Ministers refuse to support debt write-down for Greece as fears of contagion increase
Senior Coalition figures have cast doubt over the prospect of a debt write-down for Greece as concern grows over the potential knock-on effect of a Greek exit from the eurozone.
Government ministers yesterday refused to lend their support to the idea of a debt write down, instead opting to use terms such as "debt re-profiling" or "debt-restructuring".
Speaking in Connemara, Taoiseach Enda Kenny said it is now up to the Greek government to make the next move.
"The second bailout has ended and you are now into a position where the next move is up to the Greek government. If they wish to have a third bailout or a third programme put in place with monies made available then they have got to ask for that and that means that they have got to sit down and restart negotiations again."
Speaking on RTÉ's 'Morning Ireland', European Affairs Minister Dara Murphy was challenged by Sinn Féin TD Pearse Doherty after he suggested the Government would back "debt relief" for Greece.
Mr Doherty said this was a new departure for the Government which has consistently refused to support such a measure.
But as the day progressed, senior Coalition figures would not commit to such a measure.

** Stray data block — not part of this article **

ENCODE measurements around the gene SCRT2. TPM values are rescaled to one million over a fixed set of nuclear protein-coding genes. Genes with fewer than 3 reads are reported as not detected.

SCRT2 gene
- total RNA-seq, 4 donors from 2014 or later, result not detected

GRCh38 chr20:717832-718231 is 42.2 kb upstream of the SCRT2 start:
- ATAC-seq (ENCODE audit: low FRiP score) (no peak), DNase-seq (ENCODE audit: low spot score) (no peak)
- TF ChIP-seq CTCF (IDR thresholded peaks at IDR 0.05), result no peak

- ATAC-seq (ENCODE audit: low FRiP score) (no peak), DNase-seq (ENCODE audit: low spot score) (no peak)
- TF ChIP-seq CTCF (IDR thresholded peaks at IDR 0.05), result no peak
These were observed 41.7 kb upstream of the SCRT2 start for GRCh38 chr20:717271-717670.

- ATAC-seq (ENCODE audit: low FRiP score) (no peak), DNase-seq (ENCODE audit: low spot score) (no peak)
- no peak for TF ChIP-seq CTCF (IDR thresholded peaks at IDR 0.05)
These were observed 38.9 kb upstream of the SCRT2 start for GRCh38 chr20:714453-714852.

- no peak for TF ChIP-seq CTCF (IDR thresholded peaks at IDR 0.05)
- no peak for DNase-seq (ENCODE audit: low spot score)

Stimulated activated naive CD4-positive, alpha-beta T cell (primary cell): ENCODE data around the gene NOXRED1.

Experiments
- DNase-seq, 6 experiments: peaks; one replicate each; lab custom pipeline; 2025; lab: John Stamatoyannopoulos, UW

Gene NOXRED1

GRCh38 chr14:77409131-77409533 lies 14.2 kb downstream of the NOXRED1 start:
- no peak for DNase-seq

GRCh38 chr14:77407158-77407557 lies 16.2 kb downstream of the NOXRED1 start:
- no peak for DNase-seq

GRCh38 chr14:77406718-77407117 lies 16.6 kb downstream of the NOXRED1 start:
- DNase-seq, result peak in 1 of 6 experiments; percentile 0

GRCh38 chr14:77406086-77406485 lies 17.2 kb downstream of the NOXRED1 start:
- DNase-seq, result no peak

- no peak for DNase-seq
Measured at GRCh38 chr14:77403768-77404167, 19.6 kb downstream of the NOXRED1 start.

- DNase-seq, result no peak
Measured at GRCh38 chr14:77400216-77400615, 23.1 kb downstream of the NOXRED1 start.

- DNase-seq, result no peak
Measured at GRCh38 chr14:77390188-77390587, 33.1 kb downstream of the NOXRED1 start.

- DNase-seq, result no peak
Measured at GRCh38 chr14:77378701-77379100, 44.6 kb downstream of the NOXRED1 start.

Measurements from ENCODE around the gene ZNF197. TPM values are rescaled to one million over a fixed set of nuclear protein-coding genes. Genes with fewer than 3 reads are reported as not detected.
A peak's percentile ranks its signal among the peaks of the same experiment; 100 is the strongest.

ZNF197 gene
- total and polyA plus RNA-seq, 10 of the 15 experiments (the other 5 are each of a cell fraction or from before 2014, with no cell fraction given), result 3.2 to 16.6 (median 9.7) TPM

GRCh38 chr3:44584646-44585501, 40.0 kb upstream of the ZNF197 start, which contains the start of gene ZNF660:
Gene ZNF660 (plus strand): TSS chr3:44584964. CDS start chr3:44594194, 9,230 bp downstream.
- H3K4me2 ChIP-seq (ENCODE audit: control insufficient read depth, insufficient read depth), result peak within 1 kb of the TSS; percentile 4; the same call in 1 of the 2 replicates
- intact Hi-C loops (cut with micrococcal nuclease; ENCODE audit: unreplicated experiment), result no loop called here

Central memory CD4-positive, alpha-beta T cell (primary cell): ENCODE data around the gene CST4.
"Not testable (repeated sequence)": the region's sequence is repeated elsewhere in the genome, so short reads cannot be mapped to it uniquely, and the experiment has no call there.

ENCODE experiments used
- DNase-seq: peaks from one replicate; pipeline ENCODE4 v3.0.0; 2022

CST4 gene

Mr Kenny said he believed "debt re-profiling" would be an option examined by EU leaders when they meet in Brussels today, adding a debt write-down has not been discussed.
"There wasn't any talk of write downs but there was talk of debt re-profiling and that happened in our own case with promissory note," he said.
Foreign Affairs Minister Charlie Flanagan said it is now the prerogative of the Greek Government to come back to the negotiation table with a new set of proposals.
Asked specifically about the prospect of a debt write-down, Mr Flanagan said he did not believe this was on the table.
"What it (debt profiling) entails is a restructuring, not necessarily a write-down but it does involve a certain set of circumstances around which the Greek economy is going to recovery and Greek society is going to endure," he said.
Mr Flanagan made the remarks after holding talks in Dublin with his Polish counterpart Grzegorz Schetyna.
Mr Schetyna said the Eurozone must consider whether to assist countries like Ireland which have shown positive engage with its partners, or countries like Greece which he said are in "the process of just spending money".
"I am in favour of supporting the first example," Mr Schetyna told the Irish Independent.
The Polish politician warned of "turbulence" that could spread across Europe as a result of the Greek crisis. "It's also a huge test for all of us because the situation might get out of control and might cause a lot of turbulence on the European political scene," he added.